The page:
That positioning has been a little bit humbling, and it has caused more than a little personal as well as corporate introspection. In this business, I believe that integrity is very important. That means, among other things, that you have to be consistent in what you say and do. I can’t, in good conscience, argue that a certain signal level in one market is not sufficient for a listener to a full-power station to enjoy reliable reception while in another market and situation, arguing just the opposite.
This is where the “golden rule” really comes into play — treat others as you would like to be treated. I have tried to apply that in these translator interference cases, taking proactive and sometimes draconian steps to alleviate interference to spectrum neighbors while hoping that translator applicants/licensees in other markets will do the same.
Back in April, the FCC released a draft of a Notice of Proposed Rulemaking that seeks to make some rule changes to better deal with interference protection. Chairman Pai told us this was coming in his address at the spring NAB convention in Las Vegas, and true to his word, a short time later, the draft was released. I very much appreciate the chairman’s transparency and integrity in following through on this and many other things.
As we consider the proposals in this NPRM, broadcasters who are now on both sides of the translator interference issue must weigh the import of translator coverage on one hand and interference protection to full-power stations on the other. I think the NPRM does a good job of balancing these concerns, although I am certain from my conversations with other engineers that some tweaks will be recommended.
In my view, there are three main points in the NPRM. One is a revision of the rules to define an FM translator’s change to any available frequency in the same band as a “minor change” if that frequency change is made to resolve a bona fide interference issue.
Currently, any frequency change of greater than ± three channels is classified as a “major change,” and that requires a special filing window, which we get like broken clockwork every dozen or more years. Allowing translators to move to any open channel in the same band will result in quick resolution of interference issues in many cases. Of course, there may be no available frequency, so this is not a panacea, but it’s a big step in the right direction.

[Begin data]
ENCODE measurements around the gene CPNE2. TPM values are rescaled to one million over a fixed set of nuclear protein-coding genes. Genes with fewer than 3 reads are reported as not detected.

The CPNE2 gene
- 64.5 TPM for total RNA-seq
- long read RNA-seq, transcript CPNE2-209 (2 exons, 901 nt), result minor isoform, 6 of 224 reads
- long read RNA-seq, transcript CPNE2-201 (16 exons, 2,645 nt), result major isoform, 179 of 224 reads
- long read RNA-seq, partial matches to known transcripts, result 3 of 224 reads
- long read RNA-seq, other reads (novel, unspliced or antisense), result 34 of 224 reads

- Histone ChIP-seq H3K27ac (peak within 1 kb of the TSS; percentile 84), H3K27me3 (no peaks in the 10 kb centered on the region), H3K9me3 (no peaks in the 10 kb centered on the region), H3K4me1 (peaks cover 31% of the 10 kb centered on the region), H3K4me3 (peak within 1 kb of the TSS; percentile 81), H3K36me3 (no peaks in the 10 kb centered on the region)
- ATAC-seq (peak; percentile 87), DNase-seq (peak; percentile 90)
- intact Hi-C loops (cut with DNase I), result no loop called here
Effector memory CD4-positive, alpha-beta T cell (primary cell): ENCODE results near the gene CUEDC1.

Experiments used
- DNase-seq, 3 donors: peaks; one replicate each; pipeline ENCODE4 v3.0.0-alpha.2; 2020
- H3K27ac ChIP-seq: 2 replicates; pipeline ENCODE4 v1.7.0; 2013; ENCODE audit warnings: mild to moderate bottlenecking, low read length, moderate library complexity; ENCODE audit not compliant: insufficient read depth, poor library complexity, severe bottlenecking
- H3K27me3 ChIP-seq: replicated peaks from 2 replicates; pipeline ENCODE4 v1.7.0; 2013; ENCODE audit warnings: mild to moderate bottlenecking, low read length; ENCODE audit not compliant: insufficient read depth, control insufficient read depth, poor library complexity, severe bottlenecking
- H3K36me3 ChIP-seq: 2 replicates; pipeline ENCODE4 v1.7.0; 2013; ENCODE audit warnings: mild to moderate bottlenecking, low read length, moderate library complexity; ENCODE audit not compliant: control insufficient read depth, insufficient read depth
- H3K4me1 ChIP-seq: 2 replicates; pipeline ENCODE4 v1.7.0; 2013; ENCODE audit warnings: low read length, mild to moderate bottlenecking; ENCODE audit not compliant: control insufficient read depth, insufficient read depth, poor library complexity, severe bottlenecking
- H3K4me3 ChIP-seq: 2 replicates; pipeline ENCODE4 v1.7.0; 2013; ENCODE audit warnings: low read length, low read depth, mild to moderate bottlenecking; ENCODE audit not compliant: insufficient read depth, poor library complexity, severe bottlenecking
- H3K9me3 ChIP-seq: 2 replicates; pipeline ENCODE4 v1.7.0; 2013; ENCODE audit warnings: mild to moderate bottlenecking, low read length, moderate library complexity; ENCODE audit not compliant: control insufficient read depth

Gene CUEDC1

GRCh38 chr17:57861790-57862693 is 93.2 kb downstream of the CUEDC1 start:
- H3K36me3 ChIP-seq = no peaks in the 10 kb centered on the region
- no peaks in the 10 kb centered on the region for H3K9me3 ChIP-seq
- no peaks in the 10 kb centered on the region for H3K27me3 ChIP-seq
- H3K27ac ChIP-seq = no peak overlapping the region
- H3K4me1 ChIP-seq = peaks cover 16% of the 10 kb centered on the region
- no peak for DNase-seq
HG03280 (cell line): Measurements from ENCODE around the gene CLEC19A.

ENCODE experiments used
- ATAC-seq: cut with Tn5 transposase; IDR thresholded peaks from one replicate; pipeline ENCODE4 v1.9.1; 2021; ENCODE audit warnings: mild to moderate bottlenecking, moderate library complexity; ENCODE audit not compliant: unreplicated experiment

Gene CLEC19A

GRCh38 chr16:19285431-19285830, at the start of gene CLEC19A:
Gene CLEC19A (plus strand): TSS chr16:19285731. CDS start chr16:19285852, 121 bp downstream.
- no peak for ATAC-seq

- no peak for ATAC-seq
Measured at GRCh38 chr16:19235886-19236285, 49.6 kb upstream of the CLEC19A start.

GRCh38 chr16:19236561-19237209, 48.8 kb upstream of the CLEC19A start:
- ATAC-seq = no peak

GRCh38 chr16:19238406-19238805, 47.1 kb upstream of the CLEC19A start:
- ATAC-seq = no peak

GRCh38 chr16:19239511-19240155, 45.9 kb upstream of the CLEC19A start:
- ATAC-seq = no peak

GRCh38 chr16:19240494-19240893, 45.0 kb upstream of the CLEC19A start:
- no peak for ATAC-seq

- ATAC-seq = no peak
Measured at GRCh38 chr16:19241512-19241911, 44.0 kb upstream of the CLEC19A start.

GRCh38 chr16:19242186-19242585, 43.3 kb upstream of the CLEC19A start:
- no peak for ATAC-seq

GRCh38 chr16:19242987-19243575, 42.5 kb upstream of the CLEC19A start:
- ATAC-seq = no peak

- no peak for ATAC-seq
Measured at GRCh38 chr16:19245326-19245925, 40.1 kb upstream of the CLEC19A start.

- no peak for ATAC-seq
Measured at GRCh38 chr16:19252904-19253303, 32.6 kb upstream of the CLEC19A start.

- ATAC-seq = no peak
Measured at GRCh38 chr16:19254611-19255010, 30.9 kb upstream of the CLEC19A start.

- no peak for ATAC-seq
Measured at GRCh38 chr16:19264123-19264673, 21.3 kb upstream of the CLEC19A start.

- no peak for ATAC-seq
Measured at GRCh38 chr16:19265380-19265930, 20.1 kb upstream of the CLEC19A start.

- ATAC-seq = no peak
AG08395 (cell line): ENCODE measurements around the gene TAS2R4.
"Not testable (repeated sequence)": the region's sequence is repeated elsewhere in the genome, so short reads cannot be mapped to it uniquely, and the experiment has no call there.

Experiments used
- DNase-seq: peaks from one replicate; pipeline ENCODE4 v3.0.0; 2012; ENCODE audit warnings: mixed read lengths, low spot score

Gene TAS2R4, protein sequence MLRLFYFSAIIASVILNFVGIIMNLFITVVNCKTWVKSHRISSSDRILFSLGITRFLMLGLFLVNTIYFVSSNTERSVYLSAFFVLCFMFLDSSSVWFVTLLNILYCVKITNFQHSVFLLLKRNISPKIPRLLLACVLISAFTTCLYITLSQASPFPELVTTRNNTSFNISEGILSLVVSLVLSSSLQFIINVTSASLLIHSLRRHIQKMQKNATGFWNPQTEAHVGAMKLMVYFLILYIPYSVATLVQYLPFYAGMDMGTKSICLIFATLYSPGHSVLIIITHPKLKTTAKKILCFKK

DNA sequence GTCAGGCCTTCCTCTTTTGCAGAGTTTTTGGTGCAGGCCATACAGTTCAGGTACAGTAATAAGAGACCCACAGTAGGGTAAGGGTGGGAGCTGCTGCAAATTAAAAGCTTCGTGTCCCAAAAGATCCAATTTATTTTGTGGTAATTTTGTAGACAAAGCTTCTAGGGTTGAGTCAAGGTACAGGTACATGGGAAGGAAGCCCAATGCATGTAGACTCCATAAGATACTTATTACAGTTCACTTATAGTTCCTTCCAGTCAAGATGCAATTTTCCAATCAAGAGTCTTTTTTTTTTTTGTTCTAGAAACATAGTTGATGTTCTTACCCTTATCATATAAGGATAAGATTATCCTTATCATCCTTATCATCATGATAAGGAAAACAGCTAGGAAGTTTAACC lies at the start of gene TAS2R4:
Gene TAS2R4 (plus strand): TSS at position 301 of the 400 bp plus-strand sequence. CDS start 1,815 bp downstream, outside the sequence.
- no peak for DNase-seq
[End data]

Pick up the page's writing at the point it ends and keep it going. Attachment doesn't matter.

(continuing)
Another main point is a change in the number of bona fide listener complaints from the current minimum of one to six. If you watch the trade press you probably saw that an Atlanta translator was ordered off the air by the FCC in April because of a single unresolved listener interference complaint. Presumably, the proposal to raise the bar to six listener complaints would help prevent that kind of trigger.
The third main point will establish 54 dBu as the signal strength beyond which an FM station may not claim interference, whether or not that station has listeners beyond that contour. You can bet that there will be some comments filed with recommended changes to that number, but it’s probably a good starting point.
The NPRM also deals with a number of other administrative issues, including complaint requirements and listener cooperation with remediation efforts, all in an effort to clean up and standardize the translator interference complaint process and procedure.
With a good number of translator applications still in the pipeline from the Auction 99 and Auction 100 windows, it’s a sure thing that there will continue to be conflicts with full-power stations. This rulemaking is very timely and a great effort to deal with current problems as well as the inevitable conflicts still to come. My hat is off to the FCC for making this a priority.
Cris Alexander, CPBE AMD DRB, is director of engineering of Crawford Broadcasting Co. and technical editor of RW Engineering Extra.